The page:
So you can't estimate accurately how much calories you are burning so you can't accurately determine how much "extra" you could theoretically eat. However it is fact that if you are not in a caloric deficit, you will not lose weight according to thermodynamics. So you get 3 options, eat a caloric deficit, eat at maintenance, eat above maintenance. 2/3 of those, you will not be losing weight. I'd rather not guess when the odds are already against me.

    Muscle take up more energy to maintain then fat does on your body. As when you crash diet, you are mostly losing muscle/water as its the first thing to go in terms of keeping you alive, thus how you get skinny fat people who are thin but still look frail. If you put on more muscle, you require more energy for your body to maintain that muscle. Thus you are increasing how much you can eat. The amount is determined by your goals and how much previous muscle mass you have. You adjust accordingly by your progress pictures and long-term scale moving averages.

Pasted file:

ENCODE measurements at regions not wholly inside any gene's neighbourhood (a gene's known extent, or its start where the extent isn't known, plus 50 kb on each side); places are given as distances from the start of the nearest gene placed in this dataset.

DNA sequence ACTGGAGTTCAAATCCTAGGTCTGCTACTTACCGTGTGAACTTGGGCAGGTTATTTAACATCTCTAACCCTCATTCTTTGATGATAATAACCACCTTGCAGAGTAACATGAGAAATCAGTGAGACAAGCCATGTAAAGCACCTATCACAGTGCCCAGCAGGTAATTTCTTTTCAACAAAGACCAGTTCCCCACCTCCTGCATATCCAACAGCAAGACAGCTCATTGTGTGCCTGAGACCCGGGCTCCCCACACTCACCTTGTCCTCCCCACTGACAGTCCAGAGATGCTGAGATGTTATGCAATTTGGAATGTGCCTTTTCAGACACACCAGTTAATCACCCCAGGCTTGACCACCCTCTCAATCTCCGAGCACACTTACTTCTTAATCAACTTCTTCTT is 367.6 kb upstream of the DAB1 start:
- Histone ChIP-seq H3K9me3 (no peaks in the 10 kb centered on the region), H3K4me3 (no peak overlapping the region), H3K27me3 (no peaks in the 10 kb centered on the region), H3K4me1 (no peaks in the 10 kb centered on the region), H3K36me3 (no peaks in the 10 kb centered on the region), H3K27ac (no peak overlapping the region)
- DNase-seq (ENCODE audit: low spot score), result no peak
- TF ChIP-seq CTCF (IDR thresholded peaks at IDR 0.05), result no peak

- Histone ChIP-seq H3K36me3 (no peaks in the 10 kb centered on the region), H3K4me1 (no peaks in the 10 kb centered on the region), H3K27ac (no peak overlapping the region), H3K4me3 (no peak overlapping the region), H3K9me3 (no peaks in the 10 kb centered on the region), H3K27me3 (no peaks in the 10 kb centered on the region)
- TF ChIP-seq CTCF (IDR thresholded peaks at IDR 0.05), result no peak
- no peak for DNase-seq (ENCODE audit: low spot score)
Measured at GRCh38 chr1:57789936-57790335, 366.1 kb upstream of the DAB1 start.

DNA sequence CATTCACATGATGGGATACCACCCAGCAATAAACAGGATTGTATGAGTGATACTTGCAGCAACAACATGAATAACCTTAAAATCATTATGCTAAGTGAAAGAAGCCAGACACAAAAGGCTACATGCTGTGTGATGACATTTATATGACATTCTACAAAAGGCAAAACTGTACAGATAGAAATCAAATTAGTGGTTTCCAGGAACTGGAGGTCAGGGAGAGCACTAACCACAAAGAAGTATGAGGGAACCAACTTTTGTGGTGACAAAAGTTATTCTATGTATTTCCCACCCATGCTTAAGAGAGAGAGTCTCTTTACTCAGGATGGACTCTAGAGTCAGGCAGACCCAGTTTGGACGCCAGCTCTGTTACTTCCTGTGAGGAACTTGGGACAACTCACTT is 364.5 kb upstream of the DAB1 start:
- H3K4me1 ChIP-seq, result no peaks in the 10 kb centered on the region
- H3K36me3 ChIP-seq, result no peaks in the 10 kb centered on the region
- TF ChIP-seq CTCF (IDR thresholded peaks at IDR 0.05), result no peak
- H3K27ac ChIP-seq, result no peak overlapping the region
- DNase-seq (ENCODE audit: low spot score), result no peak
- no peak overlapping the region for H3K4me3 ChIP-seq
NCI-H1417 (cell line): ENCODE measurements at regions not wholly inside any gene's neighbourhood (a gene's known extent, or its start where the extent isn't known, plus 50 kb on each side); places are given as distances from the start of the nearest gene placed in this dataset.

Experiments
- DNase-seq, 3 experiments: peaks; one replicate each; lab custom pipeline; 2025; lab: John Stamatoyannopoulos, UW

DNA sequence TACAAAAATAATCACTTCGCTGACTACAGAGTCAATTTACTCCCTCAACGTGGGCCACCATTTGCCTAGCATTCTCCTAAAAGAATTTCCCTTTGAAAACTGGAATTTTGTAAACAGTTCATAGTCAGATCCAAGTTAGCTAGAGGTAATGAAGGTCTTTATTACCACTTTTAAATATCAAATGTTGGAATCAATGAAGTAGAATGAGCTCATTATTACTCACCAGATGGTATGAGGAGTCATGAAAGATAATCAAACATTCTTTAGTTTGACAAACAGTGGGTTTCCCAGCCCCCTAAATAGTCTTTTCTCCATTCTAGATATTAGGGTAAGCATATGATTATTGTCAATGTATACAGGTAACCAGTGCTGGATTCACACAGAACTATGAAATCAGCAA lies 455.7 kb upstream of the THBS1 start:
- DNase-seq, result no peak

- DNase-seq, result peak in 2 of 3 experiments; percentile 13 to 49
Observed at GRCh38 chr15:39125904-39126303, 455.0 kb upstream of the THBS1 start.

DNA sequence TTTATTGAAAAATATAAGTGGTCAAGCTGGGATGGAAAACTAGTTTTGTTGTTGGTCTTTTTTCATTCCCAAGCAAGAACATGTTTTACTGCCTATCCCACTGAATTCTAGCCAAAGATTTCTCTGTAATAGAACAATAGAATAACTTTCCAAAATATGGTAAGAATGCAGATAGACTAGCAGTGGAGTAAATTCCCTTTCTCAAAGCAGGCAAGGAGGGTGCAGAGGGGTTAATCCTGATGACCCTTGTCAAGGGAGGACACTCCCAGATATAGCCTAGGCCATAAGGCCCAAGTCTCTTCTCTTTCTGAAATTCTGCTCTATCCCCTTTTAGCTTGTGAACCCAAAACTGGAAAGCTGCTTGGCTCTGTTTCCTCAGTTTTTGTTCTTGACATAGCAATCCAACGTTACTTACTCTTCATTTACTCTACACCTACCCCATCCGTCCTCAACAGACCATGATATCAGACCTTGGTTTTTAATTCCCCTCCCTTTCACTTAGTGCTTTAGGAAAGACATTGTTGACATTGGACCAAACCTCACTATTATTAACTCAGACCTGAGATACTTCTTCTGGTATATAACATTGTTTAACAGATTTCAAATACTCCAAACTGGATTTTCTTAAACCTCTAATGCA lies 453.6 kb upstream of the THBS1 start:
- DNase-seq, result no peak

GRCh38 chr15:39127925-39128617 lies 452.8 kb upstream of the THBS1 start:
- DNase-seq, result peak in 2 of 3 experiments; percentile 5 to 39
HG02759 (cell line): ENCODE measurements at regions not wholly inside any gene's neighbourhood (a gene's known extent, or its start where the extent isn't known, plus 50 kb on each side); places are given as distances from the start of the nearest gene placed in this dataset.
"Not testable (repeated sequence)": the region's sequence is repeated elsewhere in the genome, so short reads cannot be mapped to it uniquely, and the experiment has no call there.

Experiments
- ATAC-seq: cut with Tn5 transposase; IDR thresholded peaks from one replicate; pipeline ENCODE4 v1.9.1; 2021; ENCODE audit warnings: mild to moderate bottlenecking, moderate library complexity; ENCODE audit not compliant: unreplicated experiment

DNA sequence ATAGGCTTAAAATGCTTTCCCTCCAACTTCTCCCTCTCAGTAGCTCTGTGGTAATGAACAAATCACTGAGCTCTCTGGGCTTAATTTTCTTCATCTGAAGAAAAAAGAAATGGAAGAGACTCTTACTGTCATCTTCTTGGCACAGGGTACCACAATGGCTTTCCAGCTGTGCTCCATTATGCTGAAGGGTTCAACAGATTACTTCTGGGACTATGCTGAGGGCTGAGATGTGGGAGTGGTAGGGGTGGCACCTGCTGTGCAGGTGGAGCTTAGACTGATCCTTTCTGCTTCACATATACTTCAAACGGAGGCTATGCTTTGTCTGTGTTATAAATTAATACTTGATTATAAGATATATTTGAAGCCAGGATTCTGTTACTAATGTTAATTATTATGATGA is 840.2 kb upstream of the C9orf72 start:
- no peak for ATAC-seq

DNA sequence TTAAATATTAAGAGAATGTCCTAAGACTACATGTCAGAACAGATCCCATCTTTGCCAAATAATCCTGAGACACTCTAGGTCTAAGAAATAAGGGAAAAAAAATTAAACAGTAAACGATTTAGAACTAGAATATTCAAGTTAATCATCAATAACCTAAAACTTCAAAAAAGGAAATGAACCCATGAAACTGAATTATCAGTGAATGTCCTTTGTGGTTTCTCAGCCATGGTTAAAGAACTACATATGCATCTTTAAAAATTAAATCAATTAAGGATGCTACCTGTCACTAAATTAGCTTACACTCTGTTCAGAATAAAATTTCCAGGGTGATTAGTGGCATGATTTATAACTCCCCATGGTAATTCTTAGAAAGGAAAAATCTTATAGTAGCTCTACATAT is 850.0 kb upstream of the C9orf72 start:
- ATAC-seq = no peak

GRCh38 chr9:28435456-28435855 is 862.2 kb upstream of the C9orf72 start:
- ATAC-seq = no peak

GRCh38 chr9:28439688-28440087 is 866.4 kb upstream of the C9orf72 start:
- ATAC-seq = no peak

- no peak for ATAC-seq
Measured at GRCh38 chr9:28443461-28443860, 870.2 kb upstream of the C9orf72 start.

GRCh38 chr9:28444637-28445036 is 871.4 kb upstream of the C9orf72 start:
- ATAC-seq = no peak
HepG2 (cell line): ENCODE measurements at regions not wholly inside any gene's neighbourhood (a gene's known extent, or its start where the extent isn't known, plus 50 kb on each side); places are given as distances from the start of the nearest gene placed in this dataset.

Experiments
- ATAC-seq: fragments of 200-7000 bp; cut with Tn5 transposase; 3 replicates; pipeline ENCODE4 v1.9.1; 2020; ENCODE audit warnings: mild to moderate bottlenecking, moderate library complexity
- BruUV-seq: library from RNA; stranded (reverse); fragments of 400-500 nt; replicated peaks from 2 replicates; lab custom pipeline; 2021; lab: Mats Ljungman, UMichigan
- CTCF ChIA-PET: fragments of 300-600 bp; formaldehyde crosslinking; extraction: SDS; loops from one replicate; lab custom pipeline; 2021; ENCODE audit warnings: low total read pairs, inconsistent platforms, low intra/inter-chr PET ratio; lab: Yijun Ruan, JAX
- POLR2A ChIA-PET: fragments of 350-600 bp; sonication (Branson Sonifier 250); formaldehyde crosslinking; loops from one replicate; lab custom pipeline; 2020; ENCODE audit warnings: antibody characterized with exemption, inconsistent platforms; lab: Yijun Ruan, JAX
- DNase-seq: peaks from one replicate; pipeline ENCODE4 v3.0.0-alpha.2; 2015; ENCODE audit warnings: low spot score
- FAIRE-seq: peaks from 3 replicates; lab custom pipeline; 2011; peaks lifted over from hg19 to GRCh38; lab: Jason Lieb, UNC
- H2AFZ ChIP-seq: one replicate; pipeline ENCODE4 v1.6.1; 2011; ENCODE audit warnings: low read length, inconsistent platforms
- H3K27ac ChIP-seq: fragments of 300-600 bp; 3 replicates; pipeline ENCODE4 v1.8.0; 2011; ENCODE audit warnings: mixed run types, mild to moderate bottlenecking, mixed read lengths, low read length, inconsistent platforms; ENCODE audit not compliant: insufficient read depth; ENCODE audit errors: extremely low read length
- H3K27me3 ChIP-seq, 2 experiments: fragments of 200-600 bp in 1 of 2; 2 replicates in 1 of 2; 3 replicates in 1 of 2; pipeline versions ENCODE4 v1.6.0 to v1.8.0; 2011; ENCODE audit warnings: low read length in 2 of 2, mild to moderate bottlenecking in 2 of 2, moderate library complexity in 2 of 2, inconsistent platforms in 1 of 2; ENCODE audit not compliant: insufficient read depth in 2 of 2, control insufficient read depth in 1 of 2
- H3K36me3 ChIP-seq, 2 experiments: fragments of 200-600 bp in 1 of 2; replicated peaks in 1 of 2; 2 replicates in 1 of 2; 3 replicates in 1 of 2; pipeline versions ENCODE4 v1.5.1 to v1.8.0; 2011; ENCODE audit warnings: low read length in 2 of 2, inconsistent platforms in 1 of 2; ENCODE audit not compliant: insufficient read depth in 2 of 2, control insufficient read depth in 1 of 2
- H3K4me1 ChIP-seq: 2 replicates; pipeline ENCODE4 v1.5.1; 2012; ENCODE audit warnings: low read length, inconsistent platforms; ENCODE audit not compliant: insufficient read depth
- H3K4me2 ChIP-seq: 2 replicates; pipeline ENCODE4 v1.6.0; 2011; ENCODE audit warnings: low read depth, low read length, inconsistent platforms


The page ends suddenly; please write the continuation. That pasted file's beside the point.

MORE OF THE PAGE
This works the same for exercise. But the key point for exercise/activity level is that is has to be consistent week over week, which is really hard for most people as stuff just happens. If you can do it, great; watch the scale and photos and increase your cals, working towards you goal.

    But this is the catch. A pound of fat is about 3500 calories. So for you to lose even 1 pound per week you need to be in a deficit of 500 calories each day for 7 DAYS (minimum). If you cut that to 250 cal deficit then it takes you around 2 weeks to lose 1 lb. So if you mess up your calories adding them back in, you could be losing weight but extremely slow. So if you decide to cheat; 1 medium pizza is ~2k calories, bar of chocolate is around ~900 cal, a normal combo meal from a fast food place is like ~2k cals, its extremely easy to erase what little deficit you had and erase 2 or more WEEKS of progress.